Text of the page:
A common misconception is that braces causes cavities. But in reality, it’s not the braces – it’s the lack of cleaning thoroughly around the brackets (and every side of each tooth) that causes the cavities to form.
Basically, it comes down to the bacteria in your mouth feed off the stuff left behind on your teeth. This creates an environment where acid and other harmful stuff is produced and left in contact with your teeth for long-periods of time when you consistently miss cleaning the same areas. Over time, this can lead to a little white spot forming on these areas of your teeth.
So what’s the best way to ensure a healthy mouth during your treatment? Here are some of the most common questions we get about brushing your teeth with braces.
When cleaning your teeth, it all comes down to being thorough every time you brush. And that means brushing around your brackets, not just over them.
Each bracket is a little square with four surfaces, and you have to figure out how to make your toothbrush reach all of those difference surfaces. You may need some different tools you to make it easier for you to get in there and brush away the plaque. A good way to practice doing this is to brush, visually look at all the areas around your braces in the mirror, then brush again to clean up any areas you may have missed.
You’ve probably noticed that flossing with your braces on is much more time-consuming, so it seems like it’s just too hard and you skip it altogether. You can still floss, but the technique is different. You have to thread the floss under the wire in order to get between the teeth.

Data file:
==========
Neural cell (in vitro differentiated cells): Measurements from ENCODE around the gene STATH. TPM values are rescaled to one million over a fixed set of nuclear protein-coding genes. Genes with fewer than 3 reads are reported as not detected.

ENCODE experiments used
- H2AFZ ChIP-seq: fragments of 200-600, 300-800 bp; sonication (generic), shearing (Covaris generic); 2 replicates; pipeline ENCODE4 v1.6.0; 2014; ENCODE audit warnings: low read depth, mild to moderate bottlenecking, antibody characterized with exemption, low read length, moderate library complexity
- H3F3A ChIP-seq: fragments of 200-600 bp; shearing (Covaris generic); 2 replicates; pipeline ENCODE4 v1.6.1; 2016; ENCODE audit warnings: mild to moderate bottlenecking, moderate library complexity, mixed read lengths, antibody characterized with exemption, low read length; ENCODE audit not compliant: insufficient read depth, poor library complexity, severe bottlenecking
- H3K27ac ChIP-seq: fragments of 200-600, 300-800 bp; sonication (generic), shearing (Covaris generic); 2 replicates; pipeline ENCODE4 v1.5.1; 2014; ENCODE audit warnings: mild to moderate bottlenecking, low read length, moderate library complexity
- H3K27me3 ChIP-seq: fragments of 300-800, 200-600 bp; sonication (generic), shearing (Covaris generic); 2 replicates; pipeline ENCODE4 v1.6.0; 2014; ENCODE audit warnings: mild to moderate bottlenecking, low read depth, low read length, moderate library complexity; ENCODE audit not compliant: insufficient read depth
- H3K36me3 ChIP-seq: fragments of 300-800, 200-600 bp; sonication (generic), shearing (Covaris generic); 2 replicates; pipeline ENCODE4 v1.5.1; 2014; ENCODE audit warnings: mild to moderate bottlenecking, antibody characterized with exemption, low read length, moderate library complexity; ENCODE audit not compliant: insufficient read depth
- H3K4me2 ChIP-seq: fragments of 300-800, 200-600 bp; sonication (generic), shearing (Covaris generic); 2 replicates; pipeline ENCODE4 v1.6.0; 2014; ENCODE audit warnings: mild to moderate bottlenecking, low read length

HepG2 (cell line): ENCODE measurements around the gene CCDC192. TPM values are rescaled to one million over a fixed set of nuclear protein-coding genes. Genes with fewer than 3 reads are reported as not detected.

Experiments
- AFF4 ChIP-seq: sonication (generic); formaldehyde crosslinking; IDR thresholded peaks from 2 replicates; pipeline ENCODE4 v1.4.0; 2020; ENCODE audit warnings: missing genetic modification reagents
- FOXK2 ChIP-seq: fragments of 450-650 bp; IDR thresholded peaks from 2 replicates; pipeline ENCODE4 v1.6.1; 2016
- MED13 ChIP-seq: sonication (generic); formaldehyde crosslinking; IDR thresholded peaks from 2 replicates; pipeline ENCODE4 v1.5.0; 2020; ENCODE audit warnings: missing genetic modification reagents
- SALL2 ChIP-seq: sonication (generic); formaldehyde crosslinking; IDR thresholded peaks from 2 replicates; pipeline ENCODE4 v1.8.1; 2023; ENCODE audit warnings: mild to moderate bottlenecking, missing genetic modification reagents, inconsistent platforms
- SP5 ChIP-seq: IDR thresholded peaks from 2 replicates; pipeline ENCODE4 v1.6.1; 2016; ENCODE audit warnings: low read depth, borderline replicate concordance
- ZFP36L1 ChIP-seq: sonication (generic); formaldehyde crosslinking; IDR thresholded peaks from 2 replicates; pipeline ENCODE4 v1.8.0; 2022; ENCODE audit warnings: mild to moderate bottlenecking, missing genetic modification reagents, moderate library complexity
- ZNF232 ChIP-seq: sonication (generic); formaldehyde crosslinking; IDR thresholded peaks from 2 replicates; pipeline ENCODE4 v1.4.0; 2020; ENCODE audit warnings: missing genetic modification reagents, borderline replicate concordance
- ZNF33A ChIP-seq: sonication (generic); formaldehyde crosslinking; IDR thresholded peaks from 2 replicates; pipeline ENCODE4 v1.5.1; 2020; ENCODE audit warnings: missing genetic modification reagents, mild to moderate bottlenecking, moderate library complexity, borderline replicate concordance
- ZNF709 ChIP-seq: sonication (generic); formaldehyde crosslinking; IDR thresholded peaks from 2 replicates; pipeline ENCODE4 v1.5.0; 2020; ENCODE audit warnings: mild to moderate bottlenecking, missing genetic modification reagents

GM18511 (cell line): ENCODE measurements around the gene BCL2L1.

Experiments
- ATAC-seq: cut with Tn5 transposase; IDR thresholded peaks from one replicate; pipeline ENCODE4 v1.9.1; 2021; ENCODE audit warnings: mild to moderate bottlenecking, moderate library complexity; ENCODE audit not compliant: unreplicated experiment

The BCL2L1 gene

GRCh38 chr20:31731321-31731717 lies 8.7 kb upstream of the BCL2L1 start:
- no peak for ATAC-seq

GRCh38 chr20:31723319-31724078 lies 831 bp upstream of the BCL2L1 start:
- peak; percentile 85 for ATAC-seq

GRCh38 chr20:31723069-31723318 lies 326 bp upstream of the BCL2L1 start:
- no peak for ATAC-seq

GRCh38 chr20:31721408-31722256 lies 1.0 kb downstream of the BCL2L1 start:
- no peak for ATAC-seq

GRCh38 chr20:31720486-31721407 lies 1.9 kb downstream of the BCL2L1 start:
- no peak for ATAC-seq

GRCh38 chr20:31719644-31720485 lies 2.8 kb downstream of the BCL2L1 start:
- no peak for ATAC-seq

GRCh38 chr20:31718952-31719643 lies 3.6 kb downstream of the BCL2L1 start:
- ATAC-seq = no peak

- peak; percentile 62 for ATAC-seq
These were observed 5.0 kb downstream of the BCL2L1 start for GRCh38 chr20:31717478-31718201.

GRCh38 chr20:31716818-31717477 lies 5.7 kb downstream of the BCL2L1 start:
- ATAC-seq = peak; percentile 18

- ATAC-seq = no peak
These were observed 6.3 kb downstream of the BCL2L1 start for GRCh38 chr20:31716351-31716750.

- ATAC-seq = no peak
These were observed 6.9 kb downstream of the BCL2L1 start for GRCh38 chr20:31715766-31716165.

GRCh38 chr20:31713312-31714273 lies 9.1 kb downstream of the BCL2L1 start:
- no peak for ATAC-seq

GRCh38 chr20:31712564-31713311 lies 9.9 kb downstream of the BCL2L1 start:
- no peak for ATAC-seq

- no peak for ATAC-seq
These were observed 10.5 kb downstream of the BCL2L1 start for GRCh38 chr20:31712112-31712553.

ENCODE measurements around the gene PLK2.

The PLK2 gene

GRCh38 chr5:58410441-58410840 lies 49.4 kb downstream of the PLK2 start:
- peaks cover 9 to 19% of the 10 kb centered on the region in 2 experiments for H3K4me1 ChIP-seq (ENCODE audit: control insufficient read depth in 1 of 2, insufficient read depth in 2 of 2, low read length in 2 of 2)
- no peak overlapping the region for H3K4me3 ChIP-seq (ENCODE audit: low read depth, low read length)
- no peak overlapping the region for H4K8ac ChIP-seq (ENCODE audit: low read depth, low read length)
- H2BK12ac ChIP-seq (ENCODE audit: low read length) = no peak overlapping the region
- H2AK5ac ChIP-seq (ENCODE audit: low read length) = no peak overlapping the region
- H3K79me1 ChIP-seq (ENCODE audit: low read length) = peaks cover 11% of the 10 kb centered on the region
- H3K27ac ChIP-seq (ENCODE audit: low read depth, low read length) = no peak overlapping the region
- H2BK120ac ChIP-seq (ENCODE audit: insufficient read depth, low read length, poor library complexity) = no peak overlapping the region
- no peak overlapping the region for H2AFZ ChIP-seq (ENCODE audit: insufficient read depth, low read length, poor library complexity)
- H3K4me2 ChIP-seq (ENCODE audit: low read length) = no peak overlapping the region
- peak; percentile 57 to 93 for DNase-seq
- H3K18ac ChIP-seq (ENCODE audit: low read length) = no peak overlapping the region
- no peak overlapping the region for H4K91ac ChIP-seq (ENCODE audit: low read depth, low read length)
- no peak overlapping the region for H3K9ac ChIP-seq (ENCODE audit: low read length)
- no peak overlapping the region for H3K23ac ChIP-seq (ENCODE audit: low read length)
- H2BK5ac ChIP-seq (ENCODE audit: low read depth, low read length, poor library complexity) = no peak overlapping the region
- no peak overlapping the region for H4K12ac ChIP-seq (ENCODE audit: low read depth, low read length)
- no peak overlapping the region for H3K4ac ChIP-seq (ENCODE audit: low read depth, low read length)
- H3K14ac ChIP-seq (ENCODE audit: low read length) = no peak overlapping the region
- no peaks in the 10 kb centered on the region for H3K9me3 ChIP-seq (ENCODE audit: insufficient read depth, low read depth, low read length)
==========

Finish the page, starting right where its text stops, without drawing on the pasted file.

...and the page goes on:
We know most people don’t have the time or patience to sit around threading floss. A great alternative is to use a Waterpik Water Flosser, which essentially power washes between your teeth. And it’s not just for braces, so you can continue using it long after your braces come off. (It’s a great long-term investment in your dental care and it can be shared by the whole family by changing out the tips.)
With all cleaning techniques, the key is to make sure you’re aiming at the areas that are difficult to clean. For example, let’s say you’re using a power washer to clean your car. You’ll likely spend time power washing the bottom of your car a little more than the top because that’s where most of the must is located. And the same goes for your teeth: you want to focus on the trouble areas around your braces, such as between the braces and along the gums.
You can certainly use mouthwash if you want to, but remember that it isn’t a substitute for brushing and flossing. It’s a supplemental way to encourage good oral hygiene.
Mouth rinses don’t clean plaque off your teeth or wipe away chewed up food – you need the bristles of your toothbrush to do this. The mouthwash can make your mouth feel clean and help get rid of bacteria, but you can never really sterilize your mouth (even though it feel that way when rinsing!)
If you’re struggling to keep your teeth clean, it’s not because you’re using the wrong brand of toothbrush. What’s important is making sure you get the bristles onto your teeth. If you focus on that first, the brand of toothbrush is won’t matter.
Say you miss the same area along your teeth every day for six months, so it’s not getting cleaned. This is the equivalent of never having brushed that particular area. Instead of focusing on the best brand of toothbrush, be more aware of how you’re brushing your teeth because technically any toothbrush will work as long as you’re getting to all the areas every time you brush.
Lots of patients worry that using an electric toothbrush will make their braces come off. But using them is beneficial because its vibration takes care of the most of the movement, which means you can focus more on placement of the bristles and the areas you want to clean
Have questions about how to brush your teeth with your braces on? If you’re an existing patient, you can email Dr. Wisanu Charoenkul or give our office a call at 425-747-9210.